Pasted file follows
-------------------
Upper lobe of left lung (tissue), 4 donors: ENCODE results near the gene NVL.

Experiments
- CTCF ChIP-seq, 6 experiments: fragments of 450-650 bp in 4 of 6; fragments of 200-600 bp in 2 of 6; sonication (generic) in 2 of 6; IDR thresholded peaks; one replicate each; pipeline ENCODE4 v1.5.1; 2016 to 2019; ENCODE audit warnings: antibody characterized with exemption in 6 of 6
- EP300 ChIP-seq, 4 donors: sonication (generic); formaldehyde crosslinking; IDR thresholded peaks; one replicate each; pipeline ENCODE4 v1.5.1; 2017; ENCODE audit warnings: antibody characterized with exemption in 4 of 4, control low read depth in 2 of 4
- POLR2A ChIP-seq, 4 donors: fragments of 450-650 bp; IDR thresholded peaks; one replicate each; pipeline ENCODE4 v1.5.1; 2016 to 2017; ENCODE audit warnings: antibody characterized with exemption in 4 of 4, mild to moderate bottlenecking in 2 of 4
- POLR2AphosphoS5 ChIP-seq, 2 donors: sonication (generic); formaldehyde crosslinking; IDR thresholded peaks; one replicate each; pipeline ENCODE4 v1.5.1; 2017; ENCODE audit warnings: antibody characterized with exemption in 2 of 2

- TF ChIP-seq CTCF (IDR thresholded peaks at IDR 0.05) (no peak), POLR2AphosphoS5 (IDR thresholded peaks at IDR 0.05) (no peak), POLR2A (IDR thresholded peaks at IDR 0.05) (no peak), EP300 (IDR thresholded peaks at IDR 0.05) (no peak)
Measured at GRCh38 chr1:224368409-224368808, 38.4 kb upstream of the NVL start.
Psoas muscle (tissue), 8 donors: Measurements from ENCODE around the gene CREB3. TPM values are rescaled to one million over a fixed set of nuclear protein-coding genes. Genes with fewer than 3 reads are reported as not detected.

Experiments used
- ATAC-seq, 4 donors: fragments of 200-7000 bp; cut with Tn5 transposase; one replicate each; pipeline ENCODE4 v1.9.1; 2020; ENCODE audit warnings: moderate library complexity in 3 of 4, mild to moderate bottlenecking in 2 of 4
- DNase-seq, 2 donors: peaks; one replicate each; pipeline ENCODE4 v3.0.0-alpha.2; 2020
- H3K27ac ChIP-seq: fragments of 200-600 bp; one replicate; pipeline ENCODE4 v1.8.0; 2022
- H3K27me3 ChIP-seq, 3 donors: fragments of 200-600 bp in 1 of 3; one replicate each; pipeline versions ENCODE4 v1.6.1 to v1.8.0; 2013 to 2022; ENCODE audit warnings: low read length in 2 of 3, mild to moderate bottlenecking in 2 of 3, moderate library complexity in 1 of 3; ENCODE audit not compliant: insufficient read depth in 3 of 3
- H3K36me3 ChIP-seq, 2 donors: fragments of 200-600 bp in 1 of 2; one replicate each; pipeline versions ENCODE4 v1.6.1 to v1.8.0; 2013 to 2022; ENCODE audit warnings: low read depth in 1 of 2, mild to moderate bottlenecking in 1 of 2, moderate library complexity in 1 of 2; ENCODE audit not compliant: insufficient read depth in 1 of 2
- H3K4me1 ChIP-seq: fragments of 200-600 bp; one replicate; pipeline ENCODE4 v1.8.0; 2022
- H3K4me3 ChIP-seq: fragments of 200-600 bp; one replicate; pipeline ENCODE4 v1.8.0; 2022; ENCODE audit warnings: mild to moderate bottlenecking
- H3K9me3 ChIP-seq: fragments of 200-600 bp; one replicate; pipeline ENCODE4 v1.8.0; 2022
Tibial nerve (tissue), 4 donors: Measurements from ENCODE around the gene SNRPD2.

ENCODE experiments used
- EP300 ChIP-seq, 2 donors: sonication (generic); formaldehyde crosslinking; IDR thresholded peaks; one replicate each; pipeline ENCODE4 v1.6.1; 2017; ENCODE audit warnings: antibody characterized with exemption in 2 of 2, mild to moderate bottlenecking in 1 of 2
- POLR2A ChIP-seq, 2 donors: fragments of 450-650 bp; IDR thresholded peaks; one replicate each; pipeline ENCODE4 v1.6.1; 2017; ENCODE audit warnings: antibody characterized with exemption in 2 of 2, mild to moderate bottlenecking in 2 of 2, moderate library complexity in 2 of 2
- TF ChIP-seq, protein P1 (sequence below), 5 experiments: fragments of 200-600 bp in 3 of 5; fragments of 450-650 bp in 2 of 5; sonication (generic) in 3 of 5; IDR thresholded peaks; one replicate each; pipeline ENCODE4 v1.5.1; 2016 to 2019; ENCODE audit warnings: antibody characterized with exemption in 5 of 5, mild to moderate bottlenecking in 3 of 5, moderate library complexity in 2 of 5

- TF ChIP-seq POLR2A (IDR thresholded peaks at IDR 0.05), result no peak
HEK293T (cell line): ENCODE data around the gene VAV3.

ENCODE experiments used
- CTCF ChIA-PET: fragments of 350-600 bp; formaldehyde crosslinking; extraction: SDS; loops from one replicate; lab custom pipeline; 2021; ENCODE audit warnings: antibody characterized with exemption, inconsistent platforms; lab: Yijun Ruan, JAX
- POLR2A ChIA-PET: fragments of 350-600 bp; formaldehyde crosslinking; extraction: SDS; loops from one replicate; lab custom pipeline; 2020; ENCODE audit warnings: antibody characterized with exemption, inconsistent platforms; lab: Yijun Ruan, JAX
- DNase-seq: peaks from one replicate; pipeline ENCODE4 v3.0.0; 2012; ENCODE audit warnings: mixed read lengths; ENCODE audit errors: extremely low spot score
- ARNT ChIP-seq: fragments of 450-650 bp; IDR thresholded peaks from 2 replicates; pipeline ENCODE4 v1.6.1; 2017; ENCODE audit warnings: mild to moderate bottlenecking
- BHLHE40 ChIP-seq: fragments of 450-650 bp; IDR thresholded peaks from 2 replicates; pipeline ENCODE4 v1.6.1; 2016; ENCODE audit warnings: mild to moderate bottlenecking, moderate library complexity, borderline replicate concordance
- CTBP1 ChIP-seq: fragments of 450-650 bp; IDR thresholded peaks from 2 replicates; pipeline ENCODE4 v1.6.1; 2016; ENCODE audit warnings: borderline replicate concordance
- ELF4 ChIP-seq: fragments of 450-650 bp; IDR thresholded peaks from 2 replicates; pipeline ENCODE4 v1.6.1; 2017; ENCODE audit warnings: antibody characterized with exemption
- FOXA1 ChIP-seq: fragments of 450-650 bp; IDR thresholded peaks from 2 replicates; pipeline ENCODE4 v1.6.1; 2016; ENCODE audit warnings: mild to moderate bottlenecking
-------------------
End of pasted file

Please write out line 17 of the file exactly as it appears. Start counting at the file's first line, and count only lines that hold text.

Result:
- H3K4me3 ChIP-seq: fragments of 200-600 bp; one replicate; pipeline ENCODE4 v1.8.0; 2022; ENCODE audit warnings: mild to moderate bottlenecking